Style Sex & Relationships

Wednesday 13 November 2019

The real winners at the Oscars were... lesbians

After the steamy 'Black Swan', Donal Lynch salutes Hollywood's gay revolution

Donal Lynch

Donal Lynch

'It's a great year for lesbians," declared Oscars co-host Anne Hathaway at the start of this year's ceremony last Sunday night.

When Natalie Portman (who has a sex scene with Mila Kunis in Black Swan) beat co-favourite Annette Bening (who plays Julianne Moore's wife in The Kids Are Alright) to win the statue for Best Actress, it marked the most gay-themed Oscars since 2006 (the year of Brokeback Mountain).

It seems lesbian sex scenes have become a part of the Hollywood mainstream.

Portman acknowledged as much when she told Entertainment Weekly about the genesis of her Oscar vehicle, Black Swan: "I remember them being like, 'how do we get guys to a ballet movie and how do we get girls to a thriller?' The answer is a lesbian sex scene. Everyone wants to see that."

Bening's acclaimed role as the matriarchal head of a gay family in The Kids Are All Right involved showing moments of intimacy with her partner, played by Julianne Moore. The encounters had a note of sweet domesticity.

By contrast, Portman's Oscar-winning turn as the disturbed ballerina in Black Swan featured a scene so intense that co-star Mila Kunis was rumoured to have required a couple of shots of tequila before filming it.

What was perhaps most groundbreaking about either movie, however, was the extent to which this once incendiary content became incidental to the plot. The homosexuality in the storylines merely lent them a modern edge.

The sexualised rivalry between the two main characters in Black Swan is no longer an erotic subtext as it was in movies like Single White Female (1992) or Black Widow (1987). Instead it drives the action.

The Kids Are All Right is iconoclastic in its own way, a thoroughly mainstream hit that mirrors an American society in which gay women can now serve in the military and marry in many states.

While these developments in Hollywood have broadly been welcomed by the gay community, some have noted how it's often straight actors playing gay characters who have made a splash (Colin Firth in last year's A Single Man; Jake Gyllenhaal and Heath Ledger in Brokeback Mountain).

What makes this year's crop of hits notable is the absence of sex scenes with gay men as opposed to lesbians.

At the Sundance Film Festival in Utah, several new films feature lesbianism in their storylines.

Pariah, a coming-of-age film about a black teenager in New York, was greeted with standing ovations at early screenings, and was the subject of a bidding war between rival studios.

'Co-dependent Lesbian Space Alien Seeks Same', another well-reviewed feature, presented a more whimsical side to the trend.

Appealing to both prurient and art-house sensibilities, lesbianism may seem like an obvious theme for a movie but it was not always so.

Before the 1930s, the Hays Production Code meant that depictions of girl-on-girl action were specifically forbidden.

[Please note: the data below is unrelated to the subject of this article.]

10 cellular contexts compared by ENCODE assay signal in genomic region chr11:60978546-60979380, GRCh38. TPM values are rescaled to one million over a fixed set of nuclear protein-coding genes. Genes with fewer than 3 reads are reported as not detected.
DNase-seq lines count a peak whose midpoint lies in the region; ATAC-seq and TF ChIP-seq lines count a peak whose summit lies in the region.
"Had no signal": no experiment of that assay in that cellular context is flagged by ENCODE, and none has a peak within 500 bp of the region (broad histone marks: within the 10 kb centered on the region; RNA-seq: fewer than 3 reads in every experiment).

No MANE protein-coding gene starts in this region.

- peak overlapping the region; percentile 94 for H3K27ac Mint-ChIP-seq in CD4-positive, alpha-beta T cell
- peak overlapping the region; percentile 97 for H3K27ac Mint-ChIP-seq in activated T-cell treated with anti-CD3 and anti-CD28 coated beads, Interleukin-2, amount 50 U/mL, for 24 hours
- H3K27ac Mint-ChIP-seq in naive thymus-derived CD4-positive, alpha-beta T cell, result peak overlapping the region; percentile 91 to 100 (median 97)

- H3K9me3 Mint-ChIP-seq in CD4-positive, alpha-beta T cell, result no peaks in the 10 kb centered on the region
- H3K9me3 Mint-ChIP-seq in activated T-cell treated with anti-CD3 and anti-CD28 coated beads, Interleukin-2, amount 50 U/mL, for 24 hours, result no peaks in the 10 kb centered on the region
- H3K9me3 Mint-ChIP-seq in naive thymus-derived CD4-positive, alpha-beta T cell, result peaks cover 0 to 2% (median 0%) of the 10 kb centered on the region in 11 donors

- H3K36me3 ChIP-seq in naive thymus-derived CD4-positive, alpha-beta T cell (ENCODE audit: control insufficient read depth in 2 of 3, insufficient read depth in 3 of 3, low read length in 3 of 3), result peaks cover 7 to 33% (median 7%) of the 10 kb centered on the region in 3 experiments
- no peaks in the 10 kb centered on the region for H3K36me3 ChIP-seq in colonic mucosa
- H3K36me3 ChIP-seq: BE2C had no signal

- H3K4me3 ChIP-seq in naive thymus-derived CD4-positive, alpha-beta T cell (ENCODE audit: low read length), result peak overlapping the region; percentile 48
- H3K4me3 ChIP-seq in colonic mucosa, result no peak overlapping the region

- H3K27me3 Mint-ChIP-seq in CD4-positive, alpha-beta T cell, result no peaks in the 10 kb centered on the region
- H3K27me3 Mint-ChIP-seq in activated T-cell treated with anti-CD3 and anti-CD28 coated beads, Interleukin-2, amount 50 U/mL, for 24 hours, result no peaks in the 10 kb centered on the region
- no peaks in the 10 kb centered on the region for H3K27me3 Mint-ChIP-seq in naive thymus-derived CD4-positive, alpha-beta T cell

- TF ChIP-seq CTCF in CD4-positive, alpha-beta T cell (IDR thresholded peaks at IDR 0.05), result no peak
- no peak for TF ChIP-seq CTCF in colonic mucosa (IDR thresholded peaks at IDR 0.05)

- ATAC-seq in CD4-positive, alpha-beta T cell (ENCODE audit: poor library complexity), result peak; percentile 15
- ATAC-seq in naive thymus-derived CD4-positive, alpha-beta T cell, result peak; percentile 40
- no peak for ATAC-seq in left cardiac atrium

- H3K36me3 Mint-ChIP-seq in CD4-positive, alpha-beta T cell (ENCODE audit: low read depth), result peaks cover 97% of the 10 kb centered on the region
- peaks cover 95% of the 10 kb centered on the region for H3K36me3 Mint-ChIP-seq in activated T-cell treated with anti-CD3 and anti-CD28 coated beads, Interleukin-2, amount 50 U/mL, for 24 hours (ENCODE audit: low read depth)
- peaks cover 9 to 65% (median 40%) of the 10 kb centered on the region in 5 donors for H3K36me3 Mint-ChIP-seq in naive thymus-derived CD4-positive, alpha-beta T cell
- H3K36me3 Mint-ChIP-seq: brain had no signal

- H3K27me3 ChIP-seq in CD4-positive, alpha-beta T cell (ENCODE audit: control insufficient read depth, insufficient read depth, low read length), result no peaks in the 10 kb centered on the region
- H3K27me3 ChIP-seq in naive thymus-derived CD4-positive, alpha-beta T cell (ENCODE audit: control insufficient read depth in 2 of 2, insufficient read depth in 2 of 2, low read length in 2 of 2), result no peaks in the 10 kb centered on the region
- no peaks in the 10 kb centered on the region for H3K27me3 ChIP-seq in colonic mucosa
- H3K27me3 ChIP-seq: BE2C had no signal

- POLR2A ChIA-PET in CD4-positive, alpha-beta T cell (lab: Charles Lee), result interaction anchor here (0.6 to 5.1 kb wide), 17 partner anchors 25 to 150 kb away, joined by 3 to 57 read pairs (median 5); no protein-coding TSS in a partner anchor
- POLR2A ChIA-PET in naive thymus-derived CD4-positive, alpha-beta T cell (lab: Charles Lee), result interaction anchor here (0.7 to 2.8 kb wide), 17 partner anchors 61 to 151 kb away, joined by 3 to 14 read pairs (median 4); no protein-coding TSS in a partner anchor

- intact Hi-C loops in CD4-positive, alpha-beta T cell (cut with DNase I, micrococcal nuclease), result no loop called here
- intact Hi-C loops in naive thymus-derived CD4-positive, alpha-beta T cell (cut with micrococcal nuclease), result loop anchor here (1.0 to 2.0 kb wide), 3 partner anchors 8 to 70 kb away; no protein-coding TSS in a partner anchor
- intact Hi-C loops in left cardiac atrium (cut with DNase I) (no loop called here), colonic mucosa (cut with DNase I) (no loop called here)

In the decades that followed, lesbianism occasionally emer-ged as a covert theme, but seldom did we get depictions of sexual acts.

Axel Madsen's 1996 book, The Sewing Circle, alleged that everyone from Greto Garbo to Marlene Dietrich had indulged in lesbian affairs, but in their lifetimes the merest whiff of homosexuality in an actress's private life would put her beyond the pale.

Quentin Crisp wrote that when scandal-rocked Tallulah Bankhead visited England, "people queued simply to see if a creature so evil could still move and speak".

Today, things have changed -- actresses like Glee's Jane Lynch and Portia de Rossi are openly gay -- however even a heavyweight like Jodie Foster always remained resolutely discreet about her sexuality.

It was 2007 before she paid tribute to "my beautiful Cidney", her partner at the time.

A big part of this can undoubtedly be traced back to the belief that stars gain their pulling power from the romantic mythology we build up around them.

If the majority of paying punters, i.e., heterosexuals, can't identify with an actor's love life, then they won't find that actor as plausible as a romantic lead.

Last month, Jane Lynch showed some sympathy for the problems facing casting directors.

"This is a business of projection and desiring people from afar," she said.

"And watching people go through trials and tribulations, so there has got to be some truth to it, in terms of, 'I could see myself with that person'.

"Because the leading man and lady are the people we want them to fall in love with, and most of the audience is straight. So, for right now, we can only use straight actors."

Several Hollywood actresses have come out in recent years, from Amber Heard, star of Pineapple Express to Samantha Kommer Loken -- of Terminator 3 -- and Sex and the City's Cynthia Nixon, but while they have worked since they came out, they have not played romantic leads.

Historically, homosexuality has been associated with menace in film -- we are not that far removed from 1992 when gay organisations picketed Silence of the Lambs because of its depiction of the serial killer.

And in most movies with gay female content, preference is given to sex scenes with feminine women.

The lesbian novelist Sarah Waters has lamented that films tend to emphasise the "lipstick lesbian" element to the exclusion of others.

This sort of imbalance is perhaps inevitable, but Portman for one disagrees with the notion that the current trend for lesbian sex is purely male-driven. She told January's Vogue that it's all about context.

"There's a difference between being in a bra and underpants as an object on a men's magazine cover playing yourself and playing a woman with desires and needs who loves and laughs with her friends -- in a bra and underpants."

Irish Independent

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